That approach has protected taxpayers, Leazer argued, by forcing the county to specify how money would be spent.

It's been a good approach, considering the concerns the public has had about Pennies management, he said.

One option might be changing the law to allow York County to set aside tax revenues specifically for road maintenance.

Another option might be switching to a sales tax that allows for more spending flexibility. The state gives counties a few options for creating a local sales tax. One option allows voters to approve a sales tax that pays for a specific list of projects, which York County has. The sales tax ends after a certain amount of money is raised.

Another option allows for a 25-year sales tax to pay for transportation needs. That option provides more spending flexibility.

It's doubtful whether York County residents would commit themselves to such a tax, especially with Pennies on the table, some county leaders said.

Residents in other parts of the state have the same problems.

In Charleston County voters approved sales tax where half of every sales tax penny goes toward two programs. The county will collect up to $1.3 billion over 25 years.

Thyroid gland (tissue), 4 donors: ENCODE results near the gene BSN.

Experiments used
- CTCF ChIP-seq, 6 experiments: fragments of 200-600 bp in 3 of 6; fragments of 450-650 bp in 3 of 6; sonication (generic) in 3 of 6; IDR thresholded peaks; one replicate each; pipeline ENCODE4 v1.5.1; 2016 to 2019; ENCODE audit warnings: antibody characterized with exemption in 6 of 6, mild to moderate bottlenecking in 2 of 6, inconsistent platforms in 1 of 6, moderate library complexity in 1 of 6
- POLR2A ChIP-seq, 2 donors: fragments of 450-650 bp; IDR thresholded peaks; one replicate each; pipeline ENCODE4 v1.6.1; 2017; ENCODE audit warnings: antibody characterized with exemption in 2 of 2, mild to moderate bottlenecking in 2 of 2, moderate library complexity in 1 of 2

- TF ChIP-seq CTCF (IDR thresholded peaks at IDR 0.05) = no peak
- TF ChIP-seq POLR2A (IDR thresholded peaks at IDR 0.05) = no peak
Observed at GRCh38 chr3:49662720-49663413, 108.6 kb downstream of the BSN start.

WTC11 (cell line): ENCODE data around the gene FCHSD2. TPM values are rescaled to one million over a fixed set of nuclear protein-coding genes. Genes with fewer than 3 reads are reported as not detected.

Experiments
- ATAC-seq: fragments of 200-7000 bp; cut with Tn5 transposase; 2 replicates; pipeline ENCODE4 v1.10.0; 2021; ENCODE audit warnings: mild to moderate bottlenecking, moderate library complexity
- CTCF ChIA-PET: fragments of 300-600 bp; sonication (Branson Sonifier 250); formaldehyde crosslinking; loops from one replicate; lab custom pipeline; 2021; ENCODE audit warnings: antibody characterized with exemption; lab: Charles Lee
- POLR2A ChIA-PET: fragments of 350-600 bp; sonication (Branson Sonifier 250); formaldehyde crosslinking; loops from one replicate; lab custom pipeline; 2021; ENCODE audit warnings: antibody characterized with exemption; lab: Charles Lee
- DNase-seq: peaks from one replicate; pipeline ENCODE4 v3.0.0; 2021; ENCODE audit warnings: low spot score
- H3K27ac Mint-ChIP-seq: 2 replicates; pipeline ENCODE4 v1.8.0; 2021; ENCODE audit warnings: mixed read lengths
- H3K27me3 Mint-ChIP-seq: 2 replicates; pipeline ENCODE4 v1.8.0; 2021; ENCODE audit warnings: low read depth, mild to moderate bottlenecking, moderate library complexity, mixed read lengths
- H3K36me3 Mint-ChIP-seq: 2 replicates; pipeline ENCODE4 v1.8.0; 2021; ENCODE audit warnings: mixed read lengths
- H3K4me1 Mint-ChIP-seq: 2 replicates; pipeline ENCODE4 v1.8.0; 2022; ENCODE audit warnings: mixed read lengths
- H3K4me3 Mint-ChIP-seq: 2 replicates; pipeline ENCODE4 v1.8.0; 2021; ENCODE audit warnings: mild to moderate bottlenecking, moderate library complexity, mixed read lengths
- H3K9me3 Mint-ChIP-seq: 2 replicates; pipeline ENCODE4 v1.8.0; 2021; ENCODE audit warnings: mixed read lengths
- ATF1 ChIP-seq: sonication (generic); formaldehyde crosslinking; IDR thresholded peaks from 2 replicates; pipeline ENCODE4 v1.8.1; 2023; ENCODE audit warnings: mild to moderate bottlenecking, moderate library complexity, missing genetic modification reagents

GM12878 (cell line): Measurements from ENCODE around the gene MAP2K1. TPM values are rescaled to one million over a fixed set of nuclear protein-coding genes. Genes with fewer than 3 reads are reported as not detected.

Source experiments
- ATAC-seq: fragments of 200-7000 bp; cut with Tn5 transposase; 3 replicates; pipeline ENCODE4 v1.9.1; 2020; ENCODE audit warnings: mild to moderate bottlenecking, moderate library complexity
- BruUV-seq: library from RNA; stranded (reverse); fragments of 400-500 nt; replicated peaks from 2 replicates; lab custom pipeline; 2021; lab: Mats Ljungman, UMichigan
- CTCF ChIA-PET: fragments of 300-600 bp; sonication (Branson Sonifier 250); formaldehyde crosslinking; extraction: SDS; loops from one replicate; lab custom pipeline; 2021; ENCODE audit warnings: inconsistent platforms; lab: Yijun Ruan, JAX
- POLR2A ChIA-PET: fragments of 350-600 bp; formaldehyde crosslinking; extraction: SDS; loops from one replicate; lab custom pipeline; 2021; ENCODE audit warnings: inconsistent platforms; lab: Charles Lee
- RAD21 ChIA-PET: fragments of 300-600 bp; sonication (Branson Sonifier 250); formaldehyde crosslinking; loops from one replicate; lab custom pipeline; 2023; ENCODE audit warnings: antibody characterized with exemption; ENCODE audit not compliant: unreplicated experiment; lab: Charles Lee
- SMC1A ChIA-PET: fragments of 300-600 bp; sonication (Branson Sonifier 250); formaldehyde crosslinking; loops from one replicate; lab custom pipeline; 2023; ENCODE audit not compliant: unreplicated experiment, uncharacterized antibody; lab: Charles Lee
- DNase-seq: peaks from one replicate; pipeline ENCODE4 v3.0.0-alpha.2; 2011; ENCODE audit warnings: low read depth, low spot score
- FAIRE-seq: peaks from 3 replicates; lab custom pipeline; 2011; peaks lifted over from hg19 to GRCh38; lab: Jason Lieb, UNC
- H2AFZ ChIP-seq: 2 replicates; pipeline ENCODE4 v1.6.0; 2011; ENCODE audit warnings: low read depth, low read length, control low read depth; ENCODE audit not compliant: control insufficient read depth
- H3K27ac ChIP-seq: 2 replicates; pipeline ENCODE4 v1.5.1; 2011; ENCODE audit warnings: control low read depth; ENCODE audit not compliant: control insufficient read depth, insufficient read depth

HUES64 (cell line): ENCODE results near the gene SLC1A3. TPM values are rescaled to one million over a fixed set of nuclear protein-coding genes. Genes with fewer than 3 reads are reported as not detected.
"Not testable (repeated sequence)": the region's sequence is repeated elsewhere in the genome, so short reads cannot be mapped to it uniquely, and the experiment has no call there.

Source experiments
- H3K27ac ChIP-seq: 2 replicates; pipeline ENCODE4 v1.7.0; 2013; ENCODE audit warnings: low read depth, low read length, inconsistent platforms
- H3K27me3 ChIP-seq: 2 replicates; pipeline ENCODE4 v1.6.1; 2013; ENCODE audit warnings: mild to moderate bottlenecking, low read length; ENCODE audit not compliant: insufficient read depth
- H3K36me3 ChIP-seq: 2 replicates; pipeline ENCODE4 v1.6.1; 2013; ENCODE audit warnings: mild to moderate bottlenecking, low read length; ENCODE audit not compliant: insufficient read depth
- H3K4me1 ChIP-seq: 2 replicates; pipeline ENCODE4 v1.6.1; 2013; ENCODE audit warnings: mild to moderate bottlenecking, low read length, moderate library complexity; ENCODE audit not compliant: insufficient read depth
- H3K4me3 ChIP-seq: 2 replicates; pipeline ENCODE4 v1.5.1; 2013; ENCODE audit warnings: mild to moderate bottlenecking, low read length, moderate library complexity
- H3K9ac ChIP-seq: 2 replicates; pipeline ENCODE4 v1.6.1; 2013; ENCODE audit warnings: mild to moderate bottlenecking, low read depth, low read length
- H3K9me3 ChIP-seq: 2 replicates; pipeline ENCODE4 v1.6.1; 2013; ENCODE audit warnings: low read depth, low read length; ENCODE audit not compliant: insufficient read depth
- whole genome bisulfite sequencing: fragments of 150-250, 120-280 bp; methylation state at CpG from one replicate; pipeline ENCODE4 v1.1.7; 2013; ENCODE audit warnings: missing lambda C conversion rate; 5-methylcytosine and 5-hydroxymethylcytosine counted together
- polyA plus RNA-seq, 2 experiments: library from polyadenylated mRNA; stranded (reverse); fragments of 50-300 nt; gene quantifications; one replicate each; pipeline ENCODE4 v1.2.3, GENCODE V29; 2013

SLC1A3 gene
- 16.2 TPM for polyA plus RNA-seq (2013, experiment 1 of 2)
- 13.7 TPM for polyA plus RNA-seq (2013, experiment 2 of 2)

Like Pennies, Charleston County's tax program has 13 major road improvement projects voters approved in 2004. They range from a few million to more than $80 million, said Jim Armstrong, director of transportation development for Charleston County.

Unlike York, Charleston also has an "allocations program" through which $10.5 million each year goes to resurfacing, gravel road paving, intersection and pedestrian improvements.

The county uses databases and input from the DOT, school districts, municipalities, and public agencies to determine where to spend that money. Last year's requests totaled $75 million, Armstrong said.

The option gives them more flexibility, he said. If they want to fill a pothole using the sales tax revenue, they can, though the county also has a pothole program.

"Our roads would be in horrible shape if we didn't have this going on every year."